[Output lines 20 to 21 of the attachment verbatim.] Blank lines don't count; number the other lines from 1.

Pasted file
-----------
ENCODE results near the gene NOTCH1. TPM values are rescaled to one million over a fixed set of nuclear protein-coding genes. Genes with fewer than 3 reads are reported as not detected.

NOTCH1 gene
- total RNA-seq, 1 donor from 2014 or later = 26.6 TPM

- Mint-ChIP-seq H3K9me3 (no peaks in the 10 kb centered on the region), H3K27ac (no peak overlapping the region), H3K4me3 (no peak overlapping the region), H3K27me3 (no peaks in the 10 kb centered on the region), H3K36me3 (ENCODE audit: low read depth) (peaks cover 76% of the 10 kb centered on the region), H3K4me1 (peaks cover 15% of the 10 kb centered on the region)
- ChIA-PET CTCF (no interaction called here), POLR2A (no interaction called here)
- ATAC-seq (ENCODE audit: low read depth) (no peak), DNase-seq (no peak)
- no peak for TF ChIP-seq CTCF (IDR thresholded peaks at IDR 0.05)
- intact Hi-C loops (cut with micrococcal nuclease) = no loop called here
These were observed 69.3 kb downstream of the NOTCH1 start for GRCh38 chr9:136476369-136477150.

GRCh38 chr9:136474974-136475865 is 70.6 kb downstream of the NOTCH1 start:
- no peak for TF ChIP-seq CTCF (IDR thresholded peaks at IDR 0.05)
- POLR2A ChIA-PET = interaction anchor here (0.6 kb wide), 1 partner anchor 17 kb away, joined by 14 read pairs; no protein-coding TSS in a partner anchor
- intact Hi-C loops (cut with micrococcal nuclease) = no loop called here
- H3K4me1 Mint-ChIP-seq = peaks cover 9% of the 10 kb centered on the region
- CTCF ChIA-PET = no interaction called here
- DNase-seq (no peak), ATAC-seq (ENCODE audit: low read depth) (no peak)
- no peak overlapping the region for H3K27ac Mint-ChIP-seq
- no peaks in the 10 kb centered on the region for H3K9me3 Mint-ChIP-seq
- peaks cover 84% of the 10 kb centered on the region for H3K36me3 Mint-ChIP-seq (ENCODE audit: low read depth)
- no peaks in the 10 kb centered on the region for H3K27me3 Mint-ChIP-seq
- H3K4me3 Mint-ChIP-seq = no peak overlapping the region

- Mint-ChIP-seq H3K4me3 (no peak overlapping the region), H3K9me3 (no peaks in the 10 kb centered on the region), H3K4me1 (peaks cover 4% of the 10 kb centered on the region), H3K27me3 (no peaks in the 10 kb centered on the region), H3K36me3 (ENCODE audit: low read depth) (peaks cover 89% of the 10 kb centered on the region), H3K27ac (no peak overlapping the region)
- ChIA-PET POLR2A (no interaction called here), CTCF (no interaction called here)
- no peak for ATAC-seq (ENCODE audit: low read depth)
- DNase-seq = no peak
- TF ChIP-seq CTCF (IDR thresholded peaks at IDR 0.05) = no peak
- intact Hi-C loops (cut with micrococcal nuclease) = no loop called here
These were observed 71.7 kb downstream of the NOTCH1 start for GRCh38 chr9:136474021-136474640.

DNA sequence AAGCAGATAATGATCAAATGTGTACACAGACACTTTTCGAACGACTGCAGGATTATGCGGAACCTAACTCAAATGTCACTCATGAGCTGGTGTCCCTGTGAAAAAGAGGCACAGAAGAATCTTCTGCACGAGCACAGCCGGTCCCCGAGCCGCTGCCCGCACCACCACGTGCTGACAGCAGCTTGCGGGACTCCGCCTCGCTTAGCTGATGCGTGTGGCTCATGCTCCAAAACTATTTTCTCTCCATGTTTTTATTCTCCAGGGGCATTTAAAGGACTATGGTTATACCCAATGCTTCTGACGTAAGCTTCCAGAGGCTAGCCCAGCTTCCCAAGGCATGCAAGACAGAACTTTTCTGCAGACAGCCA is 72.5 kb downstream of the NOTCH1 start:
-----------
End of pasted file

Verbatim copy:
- no peaks in the 10 kb centered on the region for H3K27me3 Mint-ChIP-seq
- H3K4me3 Mint-ChIP-seq = no peak overlapping the region